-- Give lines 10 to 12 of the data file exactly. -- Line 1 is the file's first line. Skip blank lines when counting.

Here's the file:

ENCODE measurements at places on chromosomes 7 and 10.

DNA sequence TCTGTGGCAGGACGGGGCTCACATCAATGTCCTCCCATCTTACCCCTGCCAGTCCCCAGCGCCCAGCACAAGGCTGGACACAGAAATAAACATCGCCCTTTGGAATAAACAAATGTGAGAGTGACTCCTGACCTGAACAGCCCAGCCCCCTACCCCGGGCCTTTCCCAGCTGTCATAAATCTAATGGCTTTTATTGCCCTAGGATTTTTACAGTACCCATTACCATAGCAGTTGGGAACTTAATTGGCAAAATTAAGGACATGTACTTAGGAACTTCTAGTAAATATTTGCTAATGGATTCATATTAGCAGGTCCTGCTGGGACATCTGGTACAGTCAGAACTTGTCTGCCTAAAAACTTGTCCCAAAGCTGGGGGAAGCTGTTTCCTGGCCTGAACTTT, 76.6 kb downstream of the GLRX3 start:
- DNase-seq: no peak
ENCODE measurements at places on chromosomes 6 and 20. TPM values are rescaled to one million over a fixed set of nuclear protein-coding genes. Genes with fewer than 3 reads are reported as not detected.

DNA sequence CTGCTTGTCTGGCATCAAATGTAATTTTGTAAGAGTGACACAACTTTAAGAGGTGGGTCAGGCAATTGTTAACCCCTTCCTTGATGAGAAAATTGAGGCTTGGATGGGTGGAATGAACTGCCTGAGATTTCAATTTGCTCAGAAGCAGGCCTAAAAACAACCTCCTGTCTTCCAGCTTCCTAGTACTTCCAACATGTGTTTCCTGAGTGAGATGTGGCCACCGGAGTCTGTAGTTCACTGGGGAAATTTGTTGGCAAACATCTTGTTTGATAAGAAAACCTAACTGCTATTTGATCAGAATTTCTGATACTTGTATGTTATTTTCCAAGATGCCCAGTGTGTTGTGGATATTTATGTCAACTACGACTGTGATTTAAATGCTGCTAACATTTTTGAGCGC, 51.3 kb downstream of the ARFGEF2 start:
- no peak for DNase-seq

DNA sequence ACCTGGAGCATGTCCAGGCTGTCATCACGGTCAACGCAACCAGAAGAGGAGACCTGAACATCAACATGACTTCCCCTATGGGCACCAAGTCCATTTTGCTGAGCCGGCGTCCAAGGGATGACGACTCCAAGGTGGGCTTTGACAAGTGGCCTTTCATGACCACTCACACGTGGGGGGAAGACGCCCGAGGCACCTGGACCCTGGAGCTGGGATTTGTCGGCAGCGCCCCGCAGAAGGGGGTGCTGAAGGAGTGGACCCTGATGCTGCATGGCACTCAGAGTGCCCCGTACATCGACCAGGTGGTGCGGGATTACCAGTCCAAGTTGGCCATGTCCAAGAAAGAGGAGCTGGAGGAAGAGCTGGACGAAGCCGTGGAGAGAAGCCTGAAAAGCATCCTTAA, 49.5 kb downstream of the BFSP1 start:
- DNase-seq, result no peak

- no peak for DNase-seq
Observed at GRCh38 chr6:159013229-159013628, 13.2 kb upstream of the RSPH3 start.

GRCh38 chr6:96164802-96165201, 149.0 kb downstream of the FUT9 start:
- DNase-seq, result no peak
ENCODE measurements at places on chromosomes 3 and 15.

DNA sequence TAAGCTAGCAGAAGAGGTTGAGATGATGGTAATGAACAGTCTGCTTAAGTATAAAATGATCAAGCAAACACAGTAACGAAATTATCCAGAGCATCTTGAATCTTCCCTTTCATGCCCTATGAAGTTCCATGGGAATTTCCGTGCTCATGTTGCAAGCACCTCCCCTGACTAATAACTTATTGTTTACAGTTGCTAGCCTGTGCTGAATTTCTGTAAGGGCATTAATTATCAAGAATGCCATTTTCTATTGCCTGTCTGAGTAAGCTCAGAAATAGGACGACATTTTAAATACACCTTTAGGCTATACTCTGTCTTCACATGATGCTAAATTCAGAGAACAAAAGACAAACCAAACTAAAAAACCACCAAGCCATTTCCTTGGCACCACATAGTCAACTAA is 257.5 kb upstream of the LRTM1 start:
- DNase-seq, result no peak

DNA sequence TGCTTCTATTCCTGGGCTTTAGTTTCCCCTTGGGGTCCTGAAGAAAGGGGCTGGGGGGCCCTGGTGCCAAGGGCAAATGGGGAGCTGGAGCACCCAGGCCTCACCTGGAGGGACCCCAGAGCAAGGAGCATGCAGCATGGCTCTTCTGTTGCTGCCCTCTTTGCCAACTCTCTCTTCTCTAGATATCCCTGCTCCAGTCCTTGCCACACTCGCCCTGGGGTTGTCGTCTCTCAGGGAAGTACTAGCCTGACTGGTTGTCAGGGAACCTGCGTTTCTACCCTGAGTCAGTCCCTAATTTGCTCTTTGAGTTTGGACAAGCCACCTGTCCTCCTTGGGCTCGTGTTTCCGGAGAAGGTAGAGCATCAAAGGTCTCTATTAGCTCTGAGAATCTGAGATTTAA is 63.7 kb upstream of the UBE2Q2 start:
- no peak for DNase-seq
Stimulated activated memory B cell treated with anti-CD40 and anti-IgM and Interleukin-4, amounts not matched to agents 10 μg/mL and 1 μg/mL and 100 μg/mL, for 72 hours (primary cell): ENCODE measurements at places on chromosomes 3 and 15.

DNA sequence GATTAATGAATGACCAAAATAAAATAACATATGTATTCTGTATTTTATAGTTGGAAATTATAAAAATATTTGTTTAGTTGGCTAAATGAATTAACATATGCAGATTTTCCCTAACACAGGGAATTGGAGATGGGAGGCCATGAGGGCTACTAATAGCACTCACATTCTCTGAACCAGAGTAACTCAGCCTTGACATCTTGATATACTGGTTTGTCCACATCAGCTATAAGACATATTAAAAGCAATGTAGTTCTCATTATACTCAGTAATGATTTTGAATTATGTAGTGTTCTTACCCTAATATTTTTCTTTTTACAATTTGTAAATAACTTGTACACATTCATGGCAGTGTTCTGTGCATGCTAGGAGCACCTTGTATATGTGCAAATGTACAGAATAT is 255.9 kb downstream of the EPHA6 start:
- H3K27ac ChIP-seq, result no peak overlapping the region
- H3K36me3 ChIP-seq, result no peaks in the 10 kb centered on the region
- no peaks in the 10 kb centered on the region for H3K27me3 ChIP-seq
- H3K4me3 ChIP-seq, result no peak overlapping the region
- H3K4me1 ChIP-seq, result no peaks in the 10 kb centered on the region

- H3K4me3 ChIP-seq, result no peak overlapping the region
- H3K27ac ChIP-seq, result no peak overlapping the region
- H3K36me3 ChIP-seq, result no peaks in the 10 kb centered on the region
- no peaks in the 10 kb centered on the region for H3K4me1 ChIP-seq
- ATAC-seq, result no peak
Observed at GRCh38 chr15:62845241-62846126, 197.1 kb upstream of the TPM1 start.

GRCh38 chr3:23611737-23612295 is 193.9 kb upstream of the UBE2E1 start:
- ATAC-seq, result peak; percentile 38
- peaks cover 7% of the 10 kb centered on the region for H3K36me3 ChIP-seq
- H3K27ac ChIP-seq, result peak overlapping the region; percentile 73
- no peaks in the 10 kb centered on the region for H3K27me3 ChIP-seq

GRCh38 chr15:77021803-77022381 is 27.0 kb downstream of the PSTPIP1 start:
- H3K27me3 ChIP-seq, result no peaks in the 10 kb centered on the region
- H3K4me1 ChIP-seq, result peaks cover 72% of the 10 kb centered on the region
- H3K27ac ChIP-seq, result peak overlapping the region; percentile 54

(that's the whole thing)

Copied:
Observed at GRCh38 chr6:159013229-159013628, 13.2 kb upstream of the RSPH3 start.

GRCh38 chr6:96164802-96165201, 149.0 kb downstream of the FUT9 start:
- DNase-seq, result no peak